The ADA recommends that people who have diabetes do strength training exercises at least two days a week and aim for 30 minutes of moderate to vigorous intensity aerobic exercise at least five days a week, though this can be difficult to achieve, says Miller. “I recommend that people make small changes in their daily lives to incorporate more physical activity,” he says. An active hobby like Kirk’s can be one way to do that. Miller also suggests small steps like parking in the farthest spot in the lot or always taking the stairs in an effort to burn more calories.
Riding and caring for her horses are part of the daily preparation for weekends when Kirk competes in a sport known as “barrel racing,” in which a rider and horse race around barrels placed in a cloverleaf pattern to compete for who can put up the fastest time without overturning barrels.
Staying Healthy and in Control
“Type 1 diabetes is a chronic condition — it’s never going away, you’re going to have it forever,” says Kirk. “The consequences of uncontrolled diabetes are scary — blindness, renal failure, or loss of a limb. I’ve unfortunately seen those consequences very frequently at my medical practice,” she says.
Managing the condition is all about having a plan that you consistently follow, says Kirk. “Once you get you get your game plan on how you’re going to manage to check your blood sugar, take your insulin, and count your carbs — then you have to make up your mind to follow it,” she says. “The way I see it, diabetes is either going to control me or I’m going to control it.”
Self-care for Kirk includes making dinner at night for herself and her fiancé, Chris. That usually involves preparing some variation of grilled meat and vegetables. “Carb counting is so much easier when you cook and eat at home,” she says. “I know exactly what goes into what I’m making; when you eat out, you never completely know what you’re eating.” Sugar can be added to a lot of things you wouldn’t expect simply because it makes things taste better, she says.
Kirk also tries to get at least eight hours of sleep every night. “Sometimes that isn’t possible, but that’s what I shoot for, otherwise I can feel bogged down and drained,” she says. Stress relief comes in the form of taking care of her horses, where she can be engaged in physical activity while being around the animals.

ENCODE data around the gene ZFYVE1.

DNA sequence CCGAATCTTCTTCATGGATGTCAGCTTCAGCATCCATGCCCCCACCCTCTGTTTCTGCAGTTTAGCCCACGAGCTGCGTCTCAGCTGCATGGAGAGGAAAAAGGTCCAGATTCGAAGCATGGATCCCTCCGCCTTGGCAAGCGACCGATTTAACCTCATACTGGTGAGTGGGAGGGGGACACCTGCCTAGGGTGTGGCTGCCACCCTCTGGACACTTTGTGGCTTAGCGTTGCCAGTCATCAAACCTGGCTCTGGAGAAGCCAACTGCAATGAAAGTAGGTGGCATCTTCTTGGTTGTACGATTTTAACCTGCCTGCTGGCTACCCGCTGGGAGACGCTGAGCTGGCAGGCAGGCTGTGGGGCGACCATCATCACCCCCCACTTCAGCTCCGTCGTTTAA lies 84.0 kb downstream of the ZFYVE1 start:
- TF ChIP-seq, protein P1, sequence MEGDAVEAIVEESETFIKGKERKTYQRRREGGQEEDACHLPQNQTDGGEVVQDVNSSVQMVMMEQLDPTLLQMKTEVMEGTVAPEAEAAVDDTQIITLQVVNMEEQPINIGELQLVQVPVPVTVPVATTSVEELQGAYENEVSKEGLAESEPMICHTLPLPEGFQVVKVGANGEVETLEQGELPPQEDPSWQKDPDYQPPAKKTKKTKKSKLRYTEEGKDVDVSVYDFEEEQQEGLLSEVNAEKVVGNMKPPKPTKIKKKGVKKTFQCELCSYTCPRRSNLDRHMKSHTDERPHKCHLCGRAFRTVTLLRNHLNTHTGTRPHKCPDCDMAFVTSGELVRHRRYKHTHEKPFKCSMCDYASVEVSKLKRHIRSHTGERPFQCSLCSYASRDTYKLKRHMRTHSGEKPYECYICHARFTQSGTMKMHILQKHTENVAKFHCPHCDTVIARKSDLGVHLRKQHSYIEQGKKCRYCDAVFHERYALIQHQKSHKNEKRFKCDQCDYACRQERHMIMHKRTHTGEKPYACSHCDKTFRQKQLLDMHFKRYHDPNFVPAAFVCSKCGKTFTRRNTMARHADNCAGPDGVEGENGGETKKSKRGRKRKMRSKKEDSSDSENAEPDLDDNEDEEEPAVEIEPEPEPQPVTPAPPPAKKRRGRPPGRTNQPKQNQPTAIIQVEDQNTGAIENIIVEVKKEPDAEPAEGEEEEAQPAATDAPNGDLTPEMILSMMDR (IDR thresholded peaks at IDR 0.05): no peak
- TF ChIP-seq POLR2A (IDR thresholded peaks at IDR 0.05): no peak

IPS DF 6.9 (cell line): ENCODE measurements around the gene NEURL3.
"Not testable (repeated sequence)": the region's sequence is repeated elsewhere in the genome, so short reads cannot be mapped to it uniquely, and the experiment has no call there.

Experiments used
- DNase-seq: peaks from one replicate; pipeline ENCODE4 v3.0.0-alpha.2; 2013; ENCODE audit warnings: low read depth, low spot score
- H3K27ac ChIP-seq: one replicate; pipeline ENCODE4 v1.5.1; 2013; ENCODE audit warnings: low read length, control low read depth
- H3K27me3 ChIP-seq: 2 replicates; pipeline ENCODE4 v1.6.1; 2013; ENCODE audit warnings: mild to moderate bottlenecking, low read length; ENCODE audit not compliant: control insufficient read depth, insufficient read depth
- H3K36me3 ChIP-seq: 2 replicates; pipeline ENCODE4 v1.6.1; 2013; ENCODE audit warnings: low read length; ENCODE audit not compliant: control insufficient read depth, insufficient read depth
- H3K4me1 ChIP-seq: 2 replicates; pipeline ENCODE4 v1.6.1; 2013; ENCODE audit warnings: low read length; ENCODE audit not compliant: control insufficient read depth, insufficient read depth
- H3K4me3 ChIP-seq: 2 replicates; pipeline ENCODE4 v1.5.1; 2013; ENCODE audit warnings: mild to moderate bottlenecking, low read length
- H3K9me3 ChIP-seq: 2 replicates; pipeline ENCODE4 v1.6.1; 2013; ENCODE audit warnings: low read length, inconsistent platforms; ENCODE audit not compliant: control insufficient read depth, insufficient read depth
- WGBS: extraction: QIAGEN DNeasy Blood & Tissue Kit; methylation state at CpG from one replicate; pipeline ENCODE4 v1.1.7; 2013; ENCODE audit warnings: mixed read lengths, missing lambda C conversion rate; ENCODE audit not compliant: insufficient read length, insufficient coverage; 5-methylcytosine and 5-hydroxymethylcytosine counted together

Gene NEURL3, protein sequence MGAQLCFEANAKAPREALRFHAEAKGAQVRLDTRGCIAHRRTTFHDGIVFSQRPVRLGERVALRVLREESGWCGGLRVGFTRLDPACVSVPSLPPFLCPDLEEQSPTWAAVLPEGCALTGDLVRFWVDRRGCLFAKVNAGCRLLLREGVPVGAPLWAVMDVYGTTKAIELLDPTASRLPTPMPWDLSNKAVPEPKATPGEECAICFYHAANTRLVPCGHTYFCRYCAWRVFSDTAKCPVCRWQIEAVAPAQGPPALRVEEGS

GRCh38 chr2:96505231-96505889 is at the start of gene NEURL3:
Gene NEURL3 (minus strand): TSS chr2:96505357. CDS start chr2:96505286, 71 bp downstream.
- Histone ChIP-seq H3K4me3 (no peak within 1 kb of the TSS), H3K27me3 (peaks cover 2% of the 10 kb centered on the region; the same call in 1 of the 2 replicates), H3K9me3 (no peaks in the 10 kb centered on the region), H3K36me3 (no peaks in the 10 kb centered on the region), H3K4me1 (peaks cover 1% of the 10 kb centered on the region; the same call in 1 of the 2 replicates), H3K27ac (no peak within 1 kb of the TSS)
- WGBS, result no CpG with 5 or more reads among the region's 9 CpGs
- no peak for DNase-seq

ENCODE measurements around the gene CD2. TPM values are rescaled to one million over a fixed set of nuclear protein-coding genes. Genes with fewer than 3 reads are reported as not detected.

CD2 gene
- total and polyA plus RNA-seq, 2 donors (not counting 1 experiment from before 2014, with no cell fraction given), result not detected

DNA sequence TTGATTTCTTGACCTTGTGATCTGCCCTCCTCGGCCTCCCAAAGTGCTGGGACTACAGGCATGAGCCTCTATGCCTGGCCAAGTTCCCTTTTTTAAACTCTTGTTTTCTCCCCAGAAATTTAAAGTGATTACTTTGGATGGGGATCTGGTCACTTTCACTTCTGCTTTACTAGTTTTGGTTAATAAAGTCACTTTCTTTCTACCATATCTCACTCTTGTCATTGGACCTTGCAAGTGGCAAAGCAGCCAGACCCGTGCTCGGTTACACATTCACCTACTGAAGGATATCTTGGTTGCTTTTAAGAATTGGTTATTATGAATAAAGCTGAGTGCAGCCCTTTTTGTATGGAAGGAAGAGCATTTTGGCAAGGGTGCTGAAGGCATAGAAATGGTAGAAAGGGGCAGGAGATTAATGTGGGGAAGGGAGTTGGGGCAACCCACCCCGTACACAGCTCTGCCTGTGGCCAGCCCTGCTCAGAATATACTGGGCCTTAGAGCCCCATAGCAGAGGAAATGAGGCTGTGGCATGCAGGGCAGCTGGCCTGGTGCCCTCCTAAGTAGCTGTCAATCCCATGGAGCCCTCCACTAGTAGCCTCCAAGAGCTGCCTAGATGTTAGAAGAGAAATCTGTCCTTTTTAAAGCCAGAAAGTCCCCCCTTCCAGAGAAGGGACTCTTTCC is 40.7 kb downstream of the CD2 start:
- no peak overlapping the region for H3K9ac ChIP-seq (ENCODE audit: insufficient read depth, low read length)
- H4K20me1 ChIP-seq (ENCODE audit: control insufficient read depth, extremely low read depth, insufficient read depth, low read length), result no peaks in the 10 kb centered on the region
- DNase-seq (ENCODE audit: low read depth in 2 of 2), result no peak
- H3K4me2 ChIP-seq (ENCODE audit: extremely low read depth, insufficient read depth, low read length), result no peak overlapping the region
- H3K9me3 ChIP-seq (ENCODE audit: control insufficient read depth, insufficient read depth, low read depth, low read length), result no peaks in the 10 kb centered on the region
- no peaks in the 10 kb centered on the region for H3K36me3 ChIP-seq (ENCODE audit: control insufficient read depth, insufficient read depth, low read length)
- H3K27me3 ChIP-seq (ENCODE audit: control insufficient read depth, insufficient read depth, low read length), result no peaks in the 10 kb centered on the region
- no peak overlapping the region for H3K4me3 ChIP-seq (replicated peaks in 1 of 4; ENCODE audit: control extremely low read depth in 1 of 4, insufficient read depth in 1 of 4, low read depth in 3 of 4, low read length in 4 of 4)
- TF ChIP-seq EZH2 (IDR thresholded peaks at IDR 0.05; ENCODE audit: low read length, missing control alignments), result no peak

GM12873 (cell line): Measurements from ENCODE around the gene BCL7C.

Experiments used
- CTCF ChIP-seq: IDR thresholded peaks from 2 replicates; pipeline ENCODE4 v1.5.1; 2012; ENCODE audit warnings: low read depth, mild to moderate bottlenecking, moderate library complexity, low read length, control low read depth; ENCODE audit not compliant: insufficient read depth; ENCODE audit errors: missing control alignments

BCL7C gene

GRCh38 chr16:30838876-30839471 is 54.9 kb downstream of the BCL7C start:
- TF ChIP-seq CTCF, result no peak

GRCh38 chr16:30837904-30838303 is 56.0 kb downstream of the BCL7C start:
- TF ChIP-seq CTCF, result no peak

“I’ve found the key to successfully living with the condition is to not let the day-to-day of diabetes management get the better of you,” says Miller. “Diabetes is a second (or third) full-time job. The time, energy, and emotional capacity needed to successfully manage the disease can seem overwhelming. My most successful patients find simple solutions to deal with ‘everyday living’ associated with diabetes,” he says.
Managing Through Highs and Lows
In case of low blood sugar, Kirk keeps a can of soda in her car at all times, and her fiancé keeps one in his truck as well. “I also carry glucose tablets, though I rarely need them; they’re important to have just in case.” She keeps a pack of gummy bears on hand, too.
“When I feel low blood sugar coming on, I get sweaty and shaky, and feel really weak,” says Kirk. “I start yawning frequently, which is a little strange, but that’s the way my body handles it,” she says. If her blood sugar gets really low, Kirk sometimes experiences double vision and becomes unable to speak or walk.
Although high blood sugar isn’t the same medical emergency that low blood sugar can be, it still doesn’t feel great. “It can make me really thirsty,” she says. “Sometimes I’ll get a headache and it can make me irritable,” she says.
Kirk is always prepared to manage her diabetes, even when she travels out of town, whether for a beach vacation or a horse race. “When I’m traveling I always make sure I have two sets of insulin — some in my purse, and extra in my suitcase in case I lose my purse, or my luggage gets lost. The same for test strips — I keep two sets just in case,” she says.
“Managing diabetes can be a daily struggle for some people, but it’s worth it to stay healthy and be able to enjoy your family and do the things you love,” Kirk says. “Everybody slips up sometimes, and that’s alright.
Video: Managing type 1 diabetes